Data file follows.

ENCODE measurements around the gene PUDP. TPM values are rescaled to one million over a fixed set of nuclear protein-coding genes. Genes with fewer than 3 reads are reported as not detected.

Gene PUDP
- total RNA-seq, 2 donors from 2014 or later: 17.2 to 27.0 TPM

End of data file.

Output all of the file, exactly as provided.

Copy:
ENCODE measurements around the gene PUDP. TPM values are rescaled to one million over a fixed set of nuclear protein-coding genes. Genes with fewer than 3 reads are reported as not detected.

Gene PUDP
- total RNA-seq, 2 donors from 2014 or later: 17.2 to 27.0 TPM